By Jason Lin
Picking up where the first film ended with a climatic cliffhanger, Insidious: Chapter 2 weakens its core values with a slackened control over the film's direction by James Wan along with relatively superficial story and character development. Leaning undesirably more towards random cheap thrills, Insidious: Chapter 2 feels more like a genre exercise as a disappointing outcome of an acclaimed prequel.
The famed horror team of director James Wan and writer Leigh Whannell reunite with the original cast of Patrick Wilson, Rose Byrne, Lin Shaye, Barbara Hershey and Ty Simpkins in INSIDIOUS: CHAPTER 2, the terrifying sequel to the acclaimed horror film, which follows the haunted Lambert family as they seek to uncover the mysterious childhood secret that has left them dangerously connected to the spirit world.
Faring well in 2011's Insidious and following up with possibly this year's best horror film The Conjuring, the audience will naturally have a higher expectation of James Wan to deliver the goods with his second chapter of Insidious. Unfortunately, his third attempt isn't going to strike jackpot despite some good branding elements as indicators of a potential cash cow franchise.
Should Insidious translate into an annual routine at the theatres (Insidious 3 has just been announced), one can either expect more adventures of the Lamberts or the misfitting Specs and Tucker (Leigh Whannell and Angus Sampson) to form their own. In any case, it shouldn't be a surprise as the ending of Chapter 2 has laid the foundation for an imminent third to follow.
Opening with a flashback scene of Josh (Patrick Wilson) and his mother Lorraine's (Barbara Hershey) when Josh was a young boy, the formulaic narrative structure retains itself. The opening sequence that follows upon the conclusion of the opening scene is effective in providing the desired underlying mood and an overview of what is to come through visuals of kinetic motifs (e.g. opening of a red door into darkness, a devilish paw print impressed upon white bed sheets). While it is less imaginatively constructed in contrast to its prequel, it is nevertheless positive branding elements that Wan's crew carried over from the first film. This helps Chapter 2 to score in terms of further franchise development, which is also enabled by most of the original film crew reprising for consistency.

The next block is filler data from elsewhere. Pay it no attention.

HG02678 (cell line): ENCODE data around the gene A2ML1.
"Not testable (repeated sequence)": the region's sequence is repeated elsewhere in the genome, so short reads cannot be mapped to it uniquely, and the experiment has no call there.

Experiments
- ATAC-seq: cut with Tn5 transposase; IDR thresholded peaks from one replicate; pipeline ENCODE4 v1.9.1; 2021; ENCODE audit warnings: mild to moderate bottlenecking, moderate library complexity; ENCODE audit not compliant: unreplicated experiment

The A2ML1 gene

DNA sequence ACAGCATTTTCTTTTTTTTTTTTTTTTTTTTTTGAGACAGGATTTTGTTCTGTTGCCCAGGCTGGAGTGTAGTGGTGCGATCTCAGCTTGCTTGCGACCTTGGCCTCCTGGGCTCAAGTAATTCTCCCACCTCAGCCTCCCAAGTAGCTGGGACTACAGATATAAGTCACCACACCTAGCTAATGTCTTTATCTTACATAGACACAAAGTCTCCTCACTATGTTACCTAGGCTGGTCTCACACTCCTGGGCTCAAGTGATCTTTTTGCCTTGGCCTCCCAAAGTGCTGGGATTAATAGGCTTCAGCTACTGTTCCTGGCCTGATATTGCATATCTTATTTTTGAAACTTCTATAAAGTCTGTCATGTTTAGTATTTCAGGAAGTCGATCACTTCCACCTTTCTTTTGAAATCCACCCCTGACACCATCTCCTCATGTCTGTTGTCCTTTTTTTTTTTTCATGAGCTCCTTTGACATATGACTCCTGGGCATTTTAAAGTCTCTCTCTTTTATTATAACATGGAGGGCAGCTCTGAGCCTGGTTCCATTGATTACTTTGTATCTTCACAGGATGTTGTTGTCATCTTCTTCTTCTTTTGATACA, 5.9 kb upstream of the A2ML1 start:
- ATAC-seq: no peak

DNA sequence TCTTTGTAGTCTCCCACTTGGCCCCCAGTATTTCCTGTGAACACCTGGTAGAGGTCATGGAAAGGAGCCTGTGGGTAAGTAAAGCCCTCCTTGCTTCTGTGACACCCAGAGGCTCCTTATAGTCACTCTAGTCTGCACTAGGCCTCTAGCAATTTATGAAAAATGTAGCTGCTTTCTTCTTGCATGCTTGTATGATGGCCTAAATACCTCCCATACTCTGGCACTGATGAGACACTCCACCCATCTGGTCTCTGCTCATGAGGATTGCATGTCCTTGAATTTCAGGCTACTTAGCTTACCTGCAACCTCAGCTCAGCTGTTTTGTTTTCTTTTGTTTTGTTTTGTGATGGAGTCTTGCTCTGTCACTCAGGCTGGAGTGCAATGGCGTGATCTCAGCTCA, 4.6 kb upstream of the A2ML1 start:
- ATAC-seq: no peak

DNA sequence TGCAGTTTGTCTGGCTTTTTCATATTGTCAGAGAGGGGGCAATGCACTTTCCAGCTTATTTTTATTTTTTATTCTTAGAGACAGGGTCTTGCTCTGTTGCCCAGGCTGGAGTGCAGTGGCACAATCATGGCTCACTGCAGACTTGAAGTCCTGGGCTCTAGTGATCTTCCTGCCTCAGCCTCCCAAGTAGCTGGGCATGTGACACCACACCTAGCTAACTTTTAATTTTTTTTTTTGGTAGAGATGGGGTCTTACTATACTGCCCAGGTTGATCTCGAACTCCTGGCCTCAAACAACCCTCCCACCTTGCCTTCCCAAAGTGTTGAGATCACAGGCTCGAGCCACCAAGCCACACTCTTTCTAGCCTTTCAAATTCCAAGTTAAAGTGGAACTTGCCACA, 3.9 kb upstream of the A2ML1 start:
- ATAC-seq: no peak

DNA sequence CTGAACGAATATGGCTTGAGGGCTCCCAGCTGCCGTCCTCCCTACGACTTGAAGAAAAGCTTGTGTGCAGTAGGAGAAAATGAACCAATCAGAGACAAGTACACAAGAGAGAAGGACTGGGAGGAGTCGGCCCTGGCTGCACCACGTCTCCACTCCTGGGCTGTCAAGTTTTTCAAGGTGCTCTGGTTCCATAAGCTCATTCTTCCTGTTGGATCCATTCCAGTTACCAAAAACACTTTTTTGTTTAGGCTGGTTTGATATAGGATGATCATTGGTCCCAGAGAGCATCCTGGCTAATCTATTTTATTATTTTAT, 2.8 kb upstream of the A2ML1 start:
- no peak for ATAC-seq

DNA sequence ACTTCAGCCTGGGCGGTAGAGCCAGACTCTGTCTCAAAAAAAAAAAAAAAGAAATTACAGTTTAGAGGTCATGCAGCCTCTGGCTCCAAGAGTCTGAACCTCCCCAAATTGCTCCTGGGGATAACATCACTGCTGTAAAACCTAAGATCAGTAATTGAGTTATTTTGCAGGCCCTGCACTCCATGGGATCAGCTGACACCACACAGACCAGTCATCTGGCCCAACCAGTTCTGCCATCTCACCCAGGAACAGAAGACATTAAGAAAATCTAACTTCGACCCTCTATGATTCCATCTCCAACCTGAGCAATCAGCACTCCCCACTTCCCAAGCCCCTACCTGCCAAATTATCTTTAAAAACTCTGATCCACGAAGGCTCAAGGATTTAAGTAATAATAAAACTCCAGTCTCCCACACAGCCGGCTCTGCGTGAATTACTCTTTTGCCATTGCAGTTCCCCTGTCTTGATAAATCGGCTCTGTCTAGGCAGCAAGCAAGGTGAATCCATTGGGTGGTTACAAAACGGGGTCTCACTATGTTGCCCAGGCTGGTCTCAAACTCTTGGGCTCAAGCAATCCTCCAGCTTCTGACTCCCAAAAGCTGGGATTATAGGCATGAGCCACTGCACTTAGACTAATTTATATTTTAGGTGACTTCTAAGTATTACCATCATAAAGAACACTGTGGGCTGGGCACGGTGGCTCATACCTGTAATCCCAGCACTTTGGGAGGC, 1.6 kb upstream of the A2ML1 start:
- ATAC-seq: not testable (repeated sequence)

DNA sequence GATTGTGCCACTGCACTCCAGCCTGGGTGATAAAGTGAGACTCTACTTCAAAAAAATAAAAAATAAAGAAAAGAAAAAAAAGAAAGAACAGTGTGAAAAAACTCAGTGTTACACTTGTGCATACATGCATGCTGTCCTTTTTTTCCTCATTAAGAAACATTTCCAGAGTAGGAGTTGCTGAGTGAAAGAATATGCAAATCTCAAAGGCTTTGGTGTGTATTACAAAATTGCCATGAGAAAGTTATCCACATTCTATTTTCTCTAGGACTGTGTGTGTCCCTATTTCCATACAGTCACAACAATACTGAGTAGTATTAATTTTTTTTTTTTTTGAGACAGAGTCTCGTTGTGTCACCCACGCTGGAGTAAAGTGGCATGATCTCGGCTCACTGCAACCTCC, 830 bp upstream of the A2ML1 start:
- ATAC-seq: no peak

Joseph Bishara's chilling score sounds the same with little deviation albeit fuelling some of the blatant scares devised by the filmmakers (or possibly by request of producers). Blatant boos are not an offence in the genre, but the higher reliance on random scare tactics that do not value-add towards the film is. This is especially observed in a senseless scene where Renai (Rose Byrne) is surprised by Lorraine who appears out of nowhere while opening her car door.
Each of the characters have lesser room for development as some are sidelined to pave way for scripted scares (which are arguably the film's deliverables accountable towards mainstream genre fans) as well as certain efforts in closing certain loops of the first film. It is a pity as cast members like Byrne steps well into hysteria and frustration from her disturbances. Many might have also wished to see more chemistry between Specs and Tucker, the hilarious paranormal investigating duo.
Leigh Whannell's screenplay goes in the fashion of his previous work such as Saw where it looks at addressing earlier plot gaps and questions during the second half of Chapter 2. Unfortunately, some of these loop closing and plot devices draw further questions as they seem to be contradictory in nature when references are made to the first film. In view of not revealing spoilers, it will not be detailed and discussed here.
With more scare scenes, the direction feels less taut as Chapter 2 it is more of a series of mini paranormal encounters by the respective characters. Some are also rather incessant for liking (the piano played by itself for more than three times in the film). The more the viewers are treated to cheap scares, the less the story grips upon the audience as they wear the audience down gradually throughout the 100 minutes. Insidious achieved one of the best values highly regarded by this opinion, which is "Story is King". Sadly, this is not the case here.
Adopting relevant lighting (during dark scenes in The Further) and some mildly interesting camera movements befitting the film's setting and scripted scenarios, John R. Leonetti performs relatively well to keep affairs visually haunting on the big silver screen. There are however no "glidecam" fluid camera motion as seen in The Conjuring, which Leonetti also lensed.
Perhaps Wan really meant it when he says that he is done with the horror genre as he moves on to work on the seventh edition of the Fast and Furious franchise. Insidious: Chapter 2 might be a telltale sign of Wan's distraction with a less focused direction that hinders the film from achieving like its predecessor.
(Preview screening courtesy of Sony Pictures Singapore)